Following publication of the standard, CORD has continued to seek input. At last fall`s Photonics East conference in Philadelphia, for example, Hull shared the speaker`s platform with Larry Johnson, president of The Light Brigade Inc. (Kent, WA). Johnson`s company, according to Hull, "has helped to develop the fiber optics portion of the standard--to establish a format that will be useful, not only for a school curriculum, but also for monitoring and evaluating skills and growth of personnel involved with or entering the fiber optics industry."

Johnson explained that his company--a national organization focusing on education and training for fiber optics technicians--has acted as a contributor and curriculum designer for CORD. He outlined what has been accomplished since 1994 by The Light Brigade and CORD.

In the spring of 1994, The Light Brigade responded to the CORD inquiry on tasks and equipment used by fiber optics technicians. The company`s staff immediately set to work to establish a worksheet derived from the CORD questionnaire; its purpose was to identify skills needed by technicians. That fall, Light Brigade trainers used skill worksheets to monitor employee skills and development in its many training courses held throughout the country. The following summer, The Light Brigade presented the recently published National Photonics Skills Standard to the educational committee of the Building Industry Consulting Service International Inc. (Tampa, FL), a core organization in the design and installation of premises and campus cabling systems.

"This fall [1995], CORD began course module design," Johnson added, "and future plans call for module content definition."

Johnson is optimistic about the future of the standard. "What they`re [CORD] trying to do is good for the fiber optics industry," he said. "The National Information Infrastructure will create 350,000 new jobs. The teachers training these people should teach the same information, following the same philosophy, and their students should learn the same discipline."

Work remains to be done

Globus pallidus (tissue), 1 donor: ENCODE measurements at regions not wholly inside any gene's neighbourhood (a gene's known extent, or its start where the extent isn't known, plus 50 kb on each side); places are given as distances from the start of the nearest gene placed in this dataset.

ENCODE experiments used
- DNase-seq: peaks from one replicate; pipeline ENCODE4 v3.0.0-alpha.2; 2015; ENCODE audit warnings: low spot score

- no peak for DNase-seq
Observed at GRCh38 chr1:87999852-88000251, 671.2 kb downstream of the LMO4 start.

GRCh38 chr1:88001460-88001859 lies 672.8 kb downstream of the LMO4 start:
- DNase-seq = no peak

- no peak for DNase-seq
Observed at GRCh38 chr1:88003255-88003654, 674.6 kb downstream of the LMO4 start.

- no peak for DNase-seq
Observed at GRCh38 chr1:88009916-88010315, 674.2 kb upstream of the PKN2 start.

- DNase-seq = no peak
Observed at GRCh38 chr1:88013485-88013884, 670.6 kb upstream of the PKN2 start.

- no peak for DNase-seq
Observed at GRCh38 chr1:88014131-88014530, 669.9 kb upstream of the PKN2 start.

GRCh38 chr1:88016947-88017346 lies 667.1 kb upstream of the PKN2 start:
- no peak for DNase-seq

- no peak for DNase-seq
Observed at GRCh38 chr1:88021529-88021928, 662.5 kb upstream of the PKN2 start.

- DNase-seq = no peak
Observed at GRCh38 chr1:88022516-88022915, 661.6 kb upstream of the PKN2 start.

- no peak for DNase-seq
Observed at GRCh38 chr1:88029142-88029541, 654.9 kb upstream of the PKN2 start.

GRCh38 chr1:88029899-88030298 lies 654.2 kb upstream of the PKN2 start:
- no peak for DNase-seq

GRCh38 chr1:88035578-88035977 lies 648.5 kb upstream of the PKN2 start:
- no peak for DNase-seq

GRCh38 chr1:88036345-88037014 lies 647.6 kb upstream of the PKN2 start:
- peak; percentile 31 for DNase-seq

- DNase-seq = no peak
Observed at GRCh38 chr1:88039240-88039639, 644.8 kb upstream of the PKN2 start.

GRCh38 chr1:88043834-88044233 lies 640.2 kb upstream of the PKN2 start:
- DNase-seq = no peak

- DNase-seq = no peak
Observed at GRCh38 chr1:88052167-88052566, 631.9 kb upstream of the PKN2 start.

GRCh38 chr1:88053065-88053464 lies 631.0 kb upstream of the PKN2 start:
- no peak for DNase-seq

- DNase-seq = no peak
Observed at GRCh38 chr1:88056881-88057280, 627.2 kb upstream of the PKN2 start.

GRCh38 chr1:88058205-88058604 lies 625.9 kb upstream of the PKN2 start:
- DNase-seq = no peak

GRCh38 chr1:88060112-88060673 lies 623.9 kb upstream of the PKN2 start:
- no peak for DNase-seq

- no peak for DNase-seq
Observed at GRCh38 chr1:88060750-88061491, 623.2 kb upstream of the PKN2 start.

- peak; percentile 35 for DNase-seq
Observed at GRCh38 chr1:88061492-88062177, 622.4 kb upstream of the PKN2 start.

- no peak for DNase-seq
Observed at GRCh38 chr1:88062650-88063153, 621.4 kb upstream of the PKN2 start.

However, he thinks that work remains to be done. "Laboratory skills and field skills need to be separated in the standard`s matrix," he said. "Also, multimode and singlemode fiber represent two different disciplines.

Johnson has raised other questions about the CORD effort. One concerns the Fiber Optic Association of Boston, which is currently establishing its own certification program for installers of fiber-optic cable. A second issue is how the CORD skills standard will be incorporated into the recently announced installer registration program being undertaken by BICSI. This program will also involve copper installation, but it seems certain that fiber will be fully covered in the training and testing.

"The Fiber Optic Association and BICSI should get involved," Johnson added, "rather than do it their own ways. All independent and vendor training groups should participate so there can be consensus in the industry."

CORD`s Hull responds that "at this point, we have received little feedback from industry regarding the need for certification. This apathy has indicated to me that the industry is not interested in certification; therefore, we have not pursued it in lieu of considerable work on the curriculum component of the project."

Hull adds, however, that "certification of workers is the one way to ensure that these voluntary standards are adhered to in the industry, so I am intrigued by the interest of BICSI in installer registration. CORD would like to know more about BICSI and its effort to register workers, particularly if this registration is tied to the skills set forth in the photonics standard. The standard is still under development. There is an opportunity for educators and persons from the industry to make recommendations for changes."

The National Photonics Skills Standard Project is one of 22 pilot projects in a skills standards and certification program established jointly by the U.S. Departments of Labor and Education under the Goals 2000 legislation.

For more information on the Center for Occupational Research and Development, a non-profit public-service organization founded to help educators address the technical education, training and retraining needs of workers, or on the National Photonics Skills Standard Project, call (800) 972-2766. You can also access and comment on the components of the standard via the Internet at: